In the late ’70s, Debbie Harry taught public access viewers how to pogo on NYC’s “TV Party”

By on May 25, 2018

If you’re a big fan of Blondie’s Debbie Harry, like those of us here at Night Flight HQ, then you won’t want to miss her appearances in Danny Vinik‘s TV Party: The Documentary, which features some of the best of Glenn O’Brien’s public access TV show, TV Party.

A snippet of one of Ms. Harry’s appearances on the show — which aired on Manhattan cable access Channel D and Channel J between 1978 and 1982, the show’s final season in color — will be featured in an upcoming “Night Flight Highlights” episode (“Rock Photography & NYC Hip-Hop”) which airs on IFC on Friday nights (check your local listings for time/TV channel location).

If you can’t wait, have a look at the 90-minute documentary over on Night Flight Plus.

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In the documentary, Debbie Harry bounces up and down on a pogo stick, circa 1978, to show viewers how to Pogo (after admitting the UK punk dance wasn’t cool anymore anyway).

She also appears in as a mysterious “special guest,” her identity hidden by a wrestler’s mask (callers phoned in saying she wasn’t fooling anyone).

Of the estimated ninety episodes of the show, Night Flight currently has five of the episodes released on DVD by Brink Vision.

Debbie Harry also appears in “Premiere Episode,” which aired on Manhattan’s Channel D on December 18, 1978.

The other titles include “The Crusades Show,” “The Makeup & Time Show,” “The Heavy Metal Show,” and “The Halloween Show.”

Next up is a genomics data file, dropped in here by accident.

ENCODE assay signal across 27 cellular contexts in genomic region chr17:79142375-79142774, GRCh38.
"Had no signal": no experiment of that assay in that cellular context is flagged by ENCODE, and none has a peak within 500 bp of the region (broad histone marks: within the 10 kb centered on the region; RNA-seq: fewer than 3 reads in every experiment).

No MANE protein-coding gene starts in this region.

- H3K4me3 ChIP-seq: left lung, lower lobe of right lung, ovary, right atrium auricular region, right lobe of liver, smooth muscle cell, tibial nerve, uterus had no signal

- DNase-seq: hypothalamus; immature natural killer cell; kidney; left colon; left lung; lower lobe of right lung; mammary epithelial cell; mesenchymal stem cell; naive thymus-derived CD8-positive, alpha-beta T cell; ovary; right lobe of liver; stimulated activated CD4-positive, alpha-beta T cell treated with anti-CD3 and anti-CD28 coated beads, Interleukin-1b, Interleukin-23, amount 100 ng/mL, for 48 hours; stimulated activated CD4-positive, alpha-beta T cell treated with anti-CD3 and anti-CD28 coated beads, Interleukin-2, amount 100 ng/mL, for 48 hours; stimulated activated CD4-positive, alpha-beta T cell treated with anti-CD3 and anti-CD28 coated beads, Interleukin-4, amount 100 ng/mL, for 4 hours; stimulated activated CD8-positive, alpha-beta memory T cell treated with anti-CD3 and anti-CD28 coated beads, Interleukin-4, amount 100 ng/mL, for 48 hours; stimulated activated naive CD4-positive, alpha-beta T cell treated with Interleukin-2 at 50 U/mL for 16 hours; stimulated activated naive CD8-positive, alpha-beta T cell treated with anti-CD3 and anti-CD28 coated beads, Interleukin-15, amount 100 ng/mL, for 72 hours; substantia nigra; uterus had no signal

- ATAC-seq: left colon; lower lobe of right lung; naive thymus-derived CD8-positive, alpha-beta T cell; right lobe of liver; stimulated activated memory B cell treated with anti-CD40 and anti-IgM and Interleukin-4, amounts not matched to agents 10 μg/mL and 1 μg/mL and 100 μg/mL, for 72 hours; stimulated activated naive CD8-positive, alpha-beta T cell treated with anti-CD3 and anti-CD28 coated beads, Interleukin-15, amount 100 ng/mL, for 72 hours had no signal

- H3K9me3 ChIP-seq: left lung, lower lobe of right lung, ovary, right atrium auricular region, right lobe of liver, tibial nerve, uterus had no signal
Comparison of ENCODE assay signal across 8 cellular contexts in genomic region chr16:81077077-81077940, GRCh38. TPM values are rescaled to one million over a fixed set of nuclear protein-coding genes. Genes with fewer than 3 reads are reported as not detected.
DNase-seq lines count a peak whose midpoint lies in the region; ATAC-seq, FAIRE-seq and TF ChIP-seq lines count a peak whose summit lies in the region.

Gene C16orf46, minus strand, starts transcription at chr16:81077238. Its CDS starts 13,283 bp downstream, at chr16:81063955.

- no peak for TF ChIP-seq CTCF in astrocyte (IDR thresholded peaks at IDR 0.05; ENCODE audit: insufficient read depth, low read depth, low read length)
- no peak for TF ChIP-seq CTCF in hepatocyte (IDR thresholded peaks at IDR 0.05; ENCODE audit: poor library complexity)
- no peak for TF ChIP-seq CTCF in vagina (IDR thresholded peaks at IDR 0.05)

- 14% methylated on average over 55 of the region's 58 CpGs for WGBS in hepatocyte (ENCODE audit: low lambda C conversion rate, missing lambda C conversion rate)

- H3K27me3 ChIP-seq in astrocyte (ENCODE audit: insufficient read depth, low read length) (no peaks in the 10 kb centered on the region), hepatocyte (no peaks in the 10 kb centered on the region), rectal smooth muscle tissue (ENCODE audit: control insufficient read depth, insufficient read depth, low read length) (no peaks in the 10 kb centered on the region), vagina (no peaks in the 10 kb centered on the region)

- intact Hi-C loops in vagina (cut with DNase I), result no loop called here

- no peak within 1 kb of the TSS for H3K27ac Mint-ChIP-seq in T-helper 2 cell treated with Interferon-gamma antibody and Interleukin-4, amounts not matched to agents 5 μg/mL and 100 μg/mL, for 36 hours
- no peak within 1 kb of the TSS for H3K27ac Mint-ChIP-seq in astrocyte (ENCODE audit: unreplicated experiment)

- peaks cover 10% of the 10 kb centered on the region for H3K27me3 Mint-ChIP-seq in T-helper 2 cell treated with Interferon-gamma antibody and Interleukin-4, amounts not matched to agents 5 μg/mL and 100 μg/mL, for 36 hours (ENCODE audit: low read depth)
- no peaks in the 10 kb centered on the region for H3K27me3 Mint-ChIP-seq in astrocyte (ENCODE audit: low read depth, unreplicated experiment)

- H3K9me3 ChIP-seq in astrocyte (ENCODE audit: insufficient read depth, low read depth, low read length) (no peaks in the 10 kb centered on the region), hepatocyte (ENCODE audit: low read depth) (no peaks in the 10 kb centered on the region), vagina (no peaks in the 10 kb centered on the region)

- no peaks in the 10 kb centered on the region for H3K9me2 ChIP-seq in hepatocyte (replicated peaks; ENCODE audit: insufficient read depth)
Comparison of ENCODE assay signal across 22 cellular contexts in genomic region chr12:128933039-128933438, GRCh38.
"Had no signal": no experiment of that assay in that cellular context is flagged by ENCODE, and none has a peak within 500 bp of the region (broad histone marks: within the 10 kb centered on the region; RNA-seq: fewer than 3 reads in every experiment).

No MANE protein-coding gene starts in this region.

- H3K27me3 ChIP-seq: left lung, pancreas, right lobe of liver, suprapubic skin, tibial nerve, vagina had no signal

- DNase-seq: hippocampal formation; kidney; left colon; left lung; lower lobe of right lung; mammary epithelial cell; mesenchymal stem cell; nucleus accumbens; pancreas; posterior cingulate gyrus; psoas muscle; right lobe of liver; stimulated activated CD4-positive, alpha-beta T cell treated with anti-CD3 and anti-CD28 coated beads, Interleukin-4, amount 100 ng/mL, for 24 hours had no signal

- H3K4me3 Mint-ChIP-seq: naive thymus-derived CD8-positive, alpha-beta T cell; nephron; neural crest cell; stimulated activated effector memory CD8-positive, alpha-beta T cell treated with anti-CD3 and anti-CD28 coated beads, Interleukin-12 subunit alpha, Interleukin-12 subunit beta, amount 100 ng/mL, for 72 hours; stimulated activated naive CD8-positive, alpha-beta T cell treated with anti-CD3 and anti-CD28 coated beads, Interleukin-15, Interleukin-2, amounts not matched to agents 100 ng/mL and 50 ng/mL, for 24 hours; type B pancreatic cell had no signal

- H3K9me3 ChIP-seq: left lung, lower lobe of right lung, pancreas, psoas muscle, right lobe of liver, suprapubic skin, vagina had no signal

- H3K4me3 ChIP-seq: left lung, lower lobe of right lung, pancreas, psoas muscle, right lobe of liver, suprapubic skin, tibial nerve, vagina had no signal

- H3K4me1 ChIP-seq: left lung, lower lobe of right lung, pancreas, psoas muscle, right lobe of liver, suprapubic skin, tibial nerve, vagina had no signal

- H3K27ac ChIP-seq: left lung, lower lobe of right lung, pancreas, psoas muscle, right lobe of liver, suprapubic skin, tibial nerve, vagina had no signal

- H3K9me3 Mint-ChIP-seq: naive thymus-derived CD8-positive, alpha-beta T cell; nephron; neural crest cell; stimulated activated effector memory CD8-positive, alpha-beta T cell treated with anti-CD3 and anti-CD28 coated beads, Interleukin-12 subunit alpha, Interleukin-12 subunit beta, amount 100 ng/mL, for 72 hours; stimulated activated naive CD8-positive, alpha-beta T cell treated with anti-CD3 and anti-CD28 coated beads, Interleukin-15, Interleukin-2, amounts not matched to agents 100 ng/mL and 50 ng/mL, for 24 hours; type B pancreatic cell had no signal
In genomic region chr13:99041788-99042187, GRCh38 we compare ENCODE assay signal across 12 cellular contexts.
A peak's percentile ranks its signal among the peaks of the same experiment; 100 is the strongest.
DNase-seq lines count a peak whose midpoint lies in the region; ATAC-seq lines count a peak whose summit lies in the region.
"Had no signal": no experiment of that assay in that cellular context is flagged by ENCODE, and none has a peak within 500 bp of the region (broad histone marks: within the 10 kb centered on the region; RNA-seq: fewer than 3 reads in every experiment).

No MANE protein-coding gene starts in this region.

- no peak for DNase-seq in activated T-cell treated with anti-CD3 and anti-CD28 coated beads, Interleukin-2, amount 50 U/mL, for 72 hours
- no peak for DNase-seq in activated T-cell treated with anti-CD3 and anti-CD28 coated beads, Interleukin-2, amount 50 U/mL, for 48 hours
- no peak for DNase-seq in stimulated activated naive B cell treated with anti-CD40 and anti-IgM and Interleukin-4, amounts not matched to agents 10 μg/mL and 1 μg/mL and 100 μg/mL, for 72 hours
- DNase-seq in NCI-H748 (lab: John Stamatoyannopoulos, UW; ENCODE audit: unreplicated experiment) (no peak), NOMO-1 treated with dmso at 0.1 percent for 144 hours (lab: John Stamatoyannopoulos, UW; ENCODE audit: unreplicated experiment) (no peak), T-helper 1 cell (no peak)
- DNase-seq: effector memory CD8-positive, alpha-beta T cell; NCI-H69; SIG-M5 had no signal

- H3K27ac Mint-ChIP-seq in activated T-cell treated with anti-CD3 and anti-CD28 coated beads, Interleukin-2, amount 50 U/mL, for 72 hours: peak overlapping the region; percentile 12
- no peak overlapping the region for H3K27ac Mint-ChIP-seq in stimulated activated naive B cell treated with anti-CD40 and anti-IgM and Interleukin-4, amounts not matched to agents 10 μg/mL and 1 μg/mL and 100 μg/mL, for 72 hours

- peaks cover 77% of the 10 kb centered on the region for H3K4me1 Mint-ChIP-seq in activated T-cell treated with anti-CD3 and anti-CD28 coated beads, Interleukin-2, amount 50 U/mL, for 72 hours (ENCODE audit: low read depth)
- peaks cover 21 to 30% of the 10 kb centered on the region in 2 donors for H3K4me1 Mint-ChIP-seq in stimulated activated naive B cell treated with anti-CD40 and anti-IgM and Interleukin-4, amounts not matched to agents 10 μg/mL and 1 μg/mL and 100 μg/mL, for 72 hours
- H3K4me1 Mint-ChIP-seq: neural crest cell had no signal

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Ms. Harry and her boyfriend Chris Stein‘s regular appearances on “TV Party” all happened during the very height of Blondie’s mainstream success, circa 1978-1981, when they were enjoying their biggest charting hits with #1 singles like 1979’s “Heart of Glass” and 1981’s “Rapture.”

During one call-in segment, in fact, an anonymous caller bluntly asked them, “Don’t you think Blondie sold out when they did ‘Heart of Glass’?”

Stein shot back, “No, it was a mark in history. It brought black and white music together. We weren’t thinking about selling out, we were thinking about Kraftwerk and Euro-electric music.”

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“Rapture” — with its mentions of DJ Grandmaster Flash and graffiti artist Fab Five Freddy, who helped operate the cameras and was a regular guest on “TV Party” – helped introduce rap culture to the mainstream, and likely helped Freddy get his job hosting “Yo! MTV Raps” in 1988.

TV Party: The Documentary also features Ms. Harry singing Blondie’s 1980 hit “The Tide is High,” their cover of the 1967 reggae tune by the Paragons (she clearly apparently hasn’t memorized the words yet because she’s still reading them off a piece of paper).

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Most of the archival images here, by the way, were taken by Bobby Grossman, the official photographer of “TV Party.”

Read more about Glenn O’Brien’s “TV Party” below.

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On the set of “TV Party” (1979): Glenn O’Brien, Debbie Harry, Tommy Gear and Chris Stein (photo by Edo Bertoglio)

We’ve previously told you about the TV Party: The Documentary, but it seems like a nice time to go over it again.

Its mere existence was the result of a legal mandate which said that New York City’s two cable TV networks could monopolize the TV airwaves as long as they gave the public at large free access to a certain percentage of airtime, set aside for them for “community” programming.